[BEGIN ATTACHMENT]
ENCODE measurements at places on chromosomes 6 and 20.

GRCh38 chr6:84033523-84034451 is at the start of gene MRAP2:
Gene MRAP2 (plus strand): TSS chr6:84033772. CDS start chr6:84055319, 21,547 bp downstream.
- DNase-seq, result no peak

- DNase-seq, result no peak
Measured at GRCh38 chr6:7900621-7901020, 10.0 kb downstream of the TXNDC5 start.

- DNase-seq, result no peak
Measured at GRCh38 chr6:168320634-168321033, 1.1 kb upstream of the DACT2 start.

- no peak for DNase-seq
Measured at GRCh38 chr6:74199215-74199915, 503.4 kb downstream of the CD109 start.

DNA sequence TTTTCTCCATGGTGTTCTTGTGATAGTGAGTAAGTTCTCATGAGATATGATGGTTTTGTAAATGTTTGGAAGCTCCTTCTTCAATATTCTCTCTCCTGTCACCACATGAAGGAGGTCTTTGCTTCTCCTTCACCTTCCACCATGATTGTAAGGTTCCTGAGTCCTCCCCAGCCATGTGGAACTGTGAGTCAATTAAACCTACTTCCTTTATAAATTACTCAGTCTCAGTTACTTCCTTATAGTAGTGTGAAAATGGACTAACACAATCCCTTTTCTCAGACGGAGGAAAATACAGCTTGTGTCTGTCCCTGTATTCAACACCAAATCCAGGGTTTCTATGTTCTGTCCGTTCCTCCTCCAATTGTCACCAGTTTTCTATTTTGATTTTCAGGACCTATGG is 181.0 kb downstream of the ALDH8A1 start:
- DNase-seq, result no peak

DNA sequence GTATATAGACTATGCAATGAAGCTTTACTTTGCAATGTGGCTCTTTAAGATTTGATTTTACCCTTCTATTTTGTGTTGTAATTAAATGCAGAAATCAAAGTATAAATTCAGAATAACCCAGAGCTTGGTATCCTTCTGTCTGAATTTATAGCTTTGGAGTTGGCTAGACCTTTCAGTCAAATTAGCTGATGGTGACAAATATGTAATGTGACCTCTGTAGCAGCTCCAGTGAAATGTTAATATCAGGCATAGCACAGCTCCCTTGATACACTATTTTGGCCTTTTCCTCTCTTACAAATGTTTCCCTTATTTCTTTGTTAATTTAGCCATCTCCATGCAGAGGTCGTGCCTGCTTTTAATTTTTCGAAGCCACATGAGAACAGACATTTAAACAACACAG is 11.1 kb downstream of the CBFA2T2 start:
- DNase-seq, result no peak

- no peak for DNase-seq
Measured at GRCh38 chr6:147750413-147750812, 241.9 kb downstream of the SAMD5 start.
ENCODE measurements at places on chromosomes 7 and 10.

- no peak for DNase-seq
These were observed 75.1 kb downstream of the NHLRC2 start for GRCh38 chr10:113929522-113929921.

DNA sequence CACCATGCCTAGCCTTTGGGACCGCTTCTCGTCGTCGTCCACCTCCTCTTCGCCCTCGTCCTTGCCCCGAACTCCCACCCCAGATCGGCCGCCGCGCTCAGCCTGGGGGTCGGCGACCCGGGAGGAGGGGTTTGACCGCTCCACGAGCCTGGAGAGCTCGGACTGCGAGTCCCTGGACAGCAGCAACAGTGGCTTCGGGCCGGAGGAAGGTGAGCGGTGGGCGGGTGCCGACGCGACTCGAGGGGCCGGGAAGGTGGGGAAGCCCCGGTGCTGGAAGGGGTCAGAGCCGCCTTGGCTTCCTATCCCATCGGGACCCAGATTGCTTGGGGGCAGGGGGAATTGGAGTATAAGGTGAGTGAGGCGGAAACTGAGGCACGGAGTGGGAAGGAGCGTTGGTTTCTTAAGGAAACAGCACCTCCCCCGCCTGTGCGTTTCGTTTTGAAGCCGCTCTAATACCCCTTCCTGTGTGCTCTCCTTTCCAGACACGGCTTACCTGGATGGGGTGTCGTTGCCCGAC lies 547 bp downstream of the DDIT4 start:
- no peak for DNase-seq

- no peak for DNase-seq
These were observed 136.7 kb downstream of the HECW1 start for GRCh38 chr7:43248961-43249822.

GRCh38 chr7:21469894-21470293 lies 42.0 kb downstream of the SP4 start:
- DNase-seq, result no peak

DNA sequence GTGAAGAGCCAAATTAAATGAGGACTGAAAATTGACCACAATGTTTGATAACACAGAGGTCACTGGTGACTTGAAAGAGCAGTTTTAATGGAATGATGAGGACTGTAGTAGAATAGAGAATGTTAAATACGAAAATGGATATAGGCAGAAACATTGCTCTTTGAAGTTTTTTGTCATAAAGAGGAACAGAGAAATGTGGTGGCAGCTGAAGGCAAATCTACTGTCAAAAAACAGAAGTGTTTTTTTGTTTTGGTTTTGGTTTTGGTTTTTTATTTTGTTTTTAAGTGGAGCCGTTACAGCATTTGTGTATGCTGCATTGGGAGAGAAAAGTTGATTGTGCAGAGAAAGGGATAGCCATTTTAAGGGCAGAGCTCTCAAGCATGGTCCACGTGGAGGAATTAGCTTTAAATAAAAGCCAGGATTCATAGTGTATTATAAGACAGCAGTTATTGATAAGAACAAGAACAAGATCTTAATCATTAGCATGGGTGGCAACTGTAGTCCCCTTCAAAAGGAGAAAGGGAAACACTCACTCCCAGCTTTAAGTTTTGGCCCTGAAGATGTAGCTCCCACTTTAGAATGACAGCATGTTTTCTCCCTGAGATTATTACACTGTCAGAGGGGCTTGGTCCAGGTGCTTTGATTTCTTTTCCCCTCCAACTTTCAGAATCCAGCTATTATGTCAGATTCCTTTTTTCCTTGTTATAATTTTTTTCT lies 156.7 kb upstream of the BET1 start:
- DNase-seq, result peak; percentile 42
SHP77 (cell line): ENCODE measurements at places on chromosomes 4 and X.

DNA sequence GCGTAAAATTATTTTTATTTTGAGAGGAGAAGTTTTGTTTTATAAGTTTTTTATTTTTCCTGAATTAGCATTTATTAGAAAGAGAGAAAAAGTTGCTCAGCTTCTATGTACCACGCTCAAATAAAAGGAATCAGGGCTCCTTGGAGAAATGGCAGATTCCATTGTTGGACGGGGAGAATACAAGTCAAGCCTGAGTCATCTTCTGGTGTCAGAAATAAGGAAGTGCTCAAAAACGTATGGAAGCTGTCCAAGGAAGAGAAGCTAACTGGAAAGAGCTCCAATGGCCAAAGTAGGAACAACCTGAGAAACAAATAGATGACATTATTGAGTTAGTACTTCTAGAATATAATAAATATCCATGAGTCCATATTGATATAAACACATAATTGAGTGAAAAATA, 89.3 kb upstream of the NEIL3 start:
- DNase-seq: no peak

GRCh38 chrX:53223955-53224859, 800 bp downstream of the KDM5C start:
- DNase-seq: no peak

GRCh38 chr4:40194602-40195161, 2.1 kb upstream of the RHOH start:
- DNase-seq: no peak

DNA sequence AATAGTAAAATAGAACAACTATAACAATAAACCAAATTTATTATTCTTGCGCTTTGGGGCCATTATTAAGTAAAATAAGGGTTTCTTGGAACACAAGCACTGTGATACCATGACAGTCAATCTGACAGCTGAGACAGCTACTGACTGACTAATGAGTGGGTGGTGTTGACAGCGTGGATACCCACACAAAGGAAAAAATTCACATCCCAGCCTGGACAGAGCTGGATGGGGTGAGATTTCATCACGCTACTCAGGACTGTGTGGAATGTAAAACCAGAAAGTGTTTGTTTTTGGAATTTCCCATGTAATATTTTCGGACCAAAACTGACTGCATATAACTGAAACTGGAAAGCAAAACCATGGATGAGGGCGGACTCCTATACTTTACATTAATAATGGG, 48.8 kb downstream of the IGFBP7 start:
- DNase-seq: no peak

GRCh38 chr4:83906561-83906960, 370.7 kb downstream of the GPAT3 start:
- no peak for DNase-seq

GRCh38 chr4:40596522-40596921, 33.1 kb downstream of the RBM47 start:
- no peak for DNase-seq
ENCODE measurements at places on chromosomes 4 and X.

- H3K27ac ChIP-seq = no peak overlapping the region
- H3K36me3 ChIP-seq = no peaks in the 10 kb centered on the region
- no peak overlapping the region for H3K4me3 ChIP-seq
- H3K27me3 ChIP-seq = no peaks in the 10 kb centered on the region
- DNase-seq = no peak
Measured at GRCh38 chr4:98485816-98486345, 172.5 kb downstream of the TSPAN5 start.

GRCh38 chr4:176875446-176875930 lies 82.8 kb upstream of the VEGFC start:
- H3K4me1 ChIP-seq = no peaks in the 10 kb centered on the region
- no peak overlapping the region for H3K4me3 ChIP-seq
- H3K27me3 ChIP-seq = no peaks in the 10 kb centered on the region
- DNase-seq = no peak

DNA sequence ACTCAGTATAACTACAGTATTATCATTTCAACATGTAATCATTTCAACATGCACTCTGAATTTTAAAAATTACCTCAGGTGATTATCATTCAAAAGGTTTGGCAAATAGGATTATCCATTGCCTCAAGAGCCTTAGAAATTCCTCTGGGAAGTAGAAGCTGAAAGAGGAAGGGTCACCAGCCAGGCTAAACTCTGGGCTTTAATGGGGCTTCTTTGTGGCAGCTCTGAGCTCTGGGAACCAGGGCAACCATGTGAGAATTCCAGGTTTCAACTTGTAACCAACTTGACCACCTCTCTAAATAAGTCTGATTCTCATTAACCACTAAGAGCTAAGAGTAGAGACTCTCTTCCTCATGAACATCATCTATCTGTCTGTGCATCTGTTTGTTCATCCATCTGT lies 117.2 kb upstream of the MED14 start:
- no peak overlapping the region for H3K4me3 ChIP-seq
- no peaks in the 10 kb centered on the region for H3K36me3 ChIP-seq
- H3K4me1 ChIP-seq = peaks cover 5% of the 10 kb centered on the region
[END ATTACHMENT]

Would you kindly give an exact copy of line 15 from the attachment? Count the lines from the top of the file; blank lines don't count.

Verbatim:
- no peak for DNase-seq